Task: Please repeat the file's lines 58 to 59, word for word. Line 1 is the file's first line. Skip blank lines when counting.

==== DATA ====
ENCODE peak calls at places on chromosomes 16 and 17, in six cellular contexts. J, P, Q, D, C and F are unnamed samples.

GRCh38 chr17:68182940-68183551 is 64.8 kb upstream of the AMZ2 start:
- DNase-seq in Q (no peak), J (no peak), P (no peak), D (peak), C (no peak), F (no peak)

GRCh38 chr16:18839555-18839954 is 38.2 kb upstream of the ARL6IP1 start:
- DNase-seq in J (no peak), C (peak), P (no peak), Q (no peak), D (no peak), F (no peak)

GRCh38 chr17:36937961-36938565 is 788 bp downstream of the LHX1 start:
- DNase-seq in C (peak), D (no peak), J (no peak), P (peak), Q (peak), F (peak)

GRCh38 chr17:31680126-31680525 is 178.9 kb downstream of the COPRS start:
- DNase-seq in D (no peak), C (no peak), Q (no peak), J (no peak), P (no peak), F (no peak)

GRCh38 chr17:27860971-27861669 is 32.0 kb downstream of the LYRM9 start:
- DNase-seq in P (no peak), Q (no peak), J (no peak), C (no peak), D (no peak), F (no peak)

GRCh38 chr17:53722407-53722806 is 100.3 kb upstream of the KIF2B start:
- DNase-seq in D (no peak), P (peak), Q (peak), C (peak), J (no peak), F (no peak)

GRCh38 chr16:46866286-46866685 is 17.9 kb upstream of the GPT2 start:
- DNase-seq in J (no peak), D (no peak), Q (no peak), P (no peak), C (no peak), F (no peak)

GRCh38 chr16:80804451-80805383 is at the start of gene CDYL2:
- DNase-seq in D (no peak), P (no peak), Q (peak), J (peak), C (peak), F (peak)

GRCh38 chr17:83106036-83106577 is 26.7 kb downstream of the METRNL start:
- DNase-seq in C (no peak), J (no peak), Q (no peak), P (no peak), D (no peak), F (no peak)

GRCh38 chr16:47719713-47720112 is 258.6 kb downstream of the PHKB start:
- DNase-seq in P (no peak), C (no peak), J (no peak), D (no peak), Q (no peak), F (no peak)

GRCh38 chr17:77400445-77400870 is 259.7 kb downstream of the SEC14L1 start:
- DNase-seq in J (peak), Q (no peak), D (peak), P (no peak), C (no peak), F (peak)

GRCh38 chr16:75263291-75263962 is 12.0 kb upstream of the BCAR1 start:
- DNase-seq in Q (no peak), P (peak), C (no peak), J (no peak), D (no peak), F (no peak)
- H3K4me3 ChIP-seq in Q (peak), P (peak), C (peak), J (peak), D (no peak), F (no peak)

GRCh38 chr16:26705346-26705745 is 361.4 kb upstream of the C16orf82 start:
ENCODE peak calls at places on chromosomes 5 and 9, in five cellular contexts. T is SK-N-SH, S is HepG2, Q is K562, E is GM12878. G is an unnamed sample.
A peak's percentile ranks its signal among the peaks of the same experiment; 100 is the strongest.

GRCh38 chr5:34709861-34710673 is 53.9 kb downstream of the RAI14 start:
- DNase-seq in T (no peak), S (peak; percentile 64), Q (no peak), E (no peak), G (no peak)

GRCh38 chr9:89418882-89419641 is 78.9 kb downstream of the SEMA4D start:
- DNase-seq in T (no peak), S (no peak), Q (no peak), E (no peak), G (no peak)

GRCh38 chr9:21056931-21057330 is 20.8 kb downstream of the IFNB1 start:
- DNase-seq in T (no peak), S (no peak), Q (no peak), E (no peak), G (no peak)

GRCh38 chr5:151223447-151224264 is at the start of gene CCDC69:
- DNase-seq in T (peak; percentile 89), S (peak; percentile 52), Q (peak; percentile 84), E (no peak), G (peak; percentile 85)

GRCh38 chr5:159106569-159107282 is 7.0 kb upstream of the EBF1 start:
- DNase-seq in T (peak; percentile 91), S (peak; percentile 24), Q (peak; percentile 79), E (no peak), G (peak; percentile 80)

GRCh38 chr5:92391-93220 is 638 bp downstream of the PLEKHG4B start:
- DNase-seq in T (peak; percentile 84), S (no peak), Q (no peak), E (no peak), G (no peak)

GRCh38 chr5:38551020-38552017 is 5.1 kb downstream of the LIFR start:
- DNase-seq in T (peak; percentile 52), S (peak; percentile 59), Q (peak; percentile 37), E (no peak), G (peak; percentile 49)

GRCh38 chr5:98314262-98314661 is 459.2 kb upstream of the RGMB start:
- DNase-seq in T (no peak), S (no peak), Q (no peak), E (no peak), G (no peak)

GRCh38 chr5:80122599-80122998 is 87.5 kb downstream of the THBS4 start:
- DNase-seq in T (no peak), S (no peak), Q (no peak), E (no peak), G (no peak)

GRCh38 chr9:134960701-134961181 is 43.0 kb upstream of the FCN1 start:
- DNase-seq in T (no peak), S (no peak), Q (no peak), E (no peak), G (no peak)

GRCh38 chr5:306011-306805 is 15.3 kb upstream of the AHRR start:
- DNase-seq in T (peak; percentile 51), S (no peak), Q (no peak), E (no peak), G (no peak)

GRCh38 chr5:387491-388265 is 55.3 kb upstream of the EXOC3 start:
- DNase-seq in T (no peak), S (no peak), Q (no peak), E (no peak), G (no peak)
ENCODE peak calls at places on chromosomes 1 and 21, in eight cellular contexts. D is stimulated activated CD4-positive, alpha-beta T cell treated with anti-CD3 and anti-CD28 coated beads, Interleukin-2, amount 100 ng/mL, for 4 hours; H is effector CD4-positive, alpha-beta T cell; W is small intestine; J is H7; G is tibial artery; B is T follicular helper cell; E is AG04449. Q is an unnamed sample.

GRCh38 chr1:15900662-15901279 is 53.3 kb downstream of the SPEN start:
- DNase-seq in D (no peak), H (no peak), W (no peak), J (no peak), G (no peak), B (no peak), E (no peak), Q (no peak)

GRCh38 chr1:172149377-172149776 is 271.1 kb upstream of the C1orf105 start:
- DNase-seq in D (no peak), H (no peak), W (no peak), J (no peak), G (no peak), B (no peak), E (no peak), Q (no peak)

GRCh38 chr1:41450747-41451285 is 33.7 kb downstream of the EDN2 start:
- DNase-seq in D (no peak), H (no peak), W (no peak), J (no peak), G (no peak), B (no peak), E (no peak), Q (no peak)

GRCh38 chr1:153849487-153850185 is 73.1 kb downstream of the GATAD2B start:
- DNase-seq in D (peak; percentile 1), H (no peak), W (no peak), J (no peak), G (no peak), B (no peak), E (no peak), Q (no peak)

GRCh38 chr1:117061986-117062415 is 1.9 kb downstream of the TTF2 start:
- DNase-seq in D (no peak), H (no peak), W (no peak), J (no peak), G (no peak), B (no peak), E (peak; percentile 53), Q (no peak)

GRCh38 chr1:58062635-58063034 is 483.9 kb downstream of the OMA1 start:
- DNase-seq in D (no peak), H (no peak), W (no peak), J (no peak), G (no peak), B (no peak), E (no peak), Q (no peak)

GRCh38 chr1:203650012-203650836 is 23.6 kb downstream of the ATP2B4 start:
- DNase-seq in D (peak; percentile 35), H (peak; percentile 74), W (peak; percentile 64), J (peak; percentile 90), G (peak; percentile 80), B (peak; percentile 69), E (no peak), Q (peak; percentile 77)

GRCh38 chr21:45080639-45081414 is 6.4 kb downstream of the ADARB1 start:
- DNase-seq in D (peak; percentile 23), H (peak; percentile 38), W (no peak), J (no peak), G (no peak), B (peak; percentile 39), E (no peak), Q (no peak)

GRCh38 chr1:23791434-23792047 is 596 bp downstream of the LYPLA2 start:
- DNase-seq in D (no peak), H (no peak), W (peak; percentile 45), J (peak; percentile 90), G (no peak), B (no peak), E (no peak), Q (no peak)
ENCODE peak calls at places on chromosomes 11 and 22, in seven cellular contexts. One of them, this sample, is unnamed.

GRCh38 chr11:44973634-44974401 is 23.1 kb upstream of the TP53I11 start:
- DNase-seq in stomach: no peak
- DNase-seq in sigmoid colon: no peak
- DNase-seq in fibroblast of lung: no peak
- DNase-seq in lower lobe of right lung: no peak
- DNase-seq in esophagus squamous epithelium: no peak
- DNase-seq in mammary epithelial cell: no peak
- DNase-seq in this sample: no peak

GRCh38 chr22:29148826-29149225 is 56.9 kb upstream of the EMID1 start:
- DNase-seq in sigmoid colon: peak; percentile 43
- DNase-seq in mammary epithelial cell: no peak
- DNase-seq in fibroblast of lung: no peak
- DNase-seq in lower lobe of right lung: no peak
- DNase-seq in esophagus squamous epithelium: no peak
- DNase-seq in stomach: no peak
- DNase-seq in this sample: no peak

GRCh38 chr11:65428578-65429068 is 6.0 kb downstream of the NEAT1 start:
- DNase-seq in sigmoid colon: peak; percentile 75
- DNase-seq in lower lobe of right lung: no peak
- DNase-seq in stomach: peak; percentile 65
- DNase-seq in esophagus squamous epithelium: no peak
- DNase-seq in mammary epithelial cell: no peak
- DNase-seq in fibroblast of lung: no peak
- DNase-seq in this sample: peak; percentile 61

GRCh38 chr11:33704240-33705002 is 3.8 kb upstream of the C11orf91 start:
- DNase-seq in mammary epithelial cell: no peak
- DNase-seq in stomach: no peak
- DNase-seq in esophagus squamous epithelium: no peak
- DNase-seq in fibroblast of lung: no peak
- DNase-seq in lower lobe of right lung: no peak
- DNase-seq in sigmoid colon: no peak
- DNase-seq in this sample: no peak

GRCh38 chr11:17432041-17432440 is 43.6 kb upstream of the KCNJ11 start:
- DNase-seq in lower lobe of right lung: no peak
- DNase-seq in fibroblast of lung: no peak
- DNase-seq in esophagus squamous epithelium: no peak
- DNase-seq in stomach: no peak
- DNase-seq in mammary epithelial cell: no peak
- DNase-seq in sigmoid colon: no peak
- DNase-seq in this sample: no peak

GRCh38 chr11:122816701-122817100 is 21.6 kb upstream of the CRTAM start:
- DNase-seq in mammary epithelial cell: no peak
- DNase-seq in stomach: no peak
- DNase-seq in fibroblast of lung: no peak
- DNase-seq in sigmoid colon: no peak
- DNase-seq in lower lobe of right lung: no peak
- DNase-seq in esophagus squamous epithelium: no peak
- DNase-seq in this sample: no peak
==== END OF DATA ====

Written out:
- DNase-seq in D (no peak), H (no peak), W (no peak), J (no peak), G (no peak), B (no peak), E (no peak), Q (no peak)

GRCh38 chr1:41450747-41451285 is 33.7 kb downstream of the EDN2 start: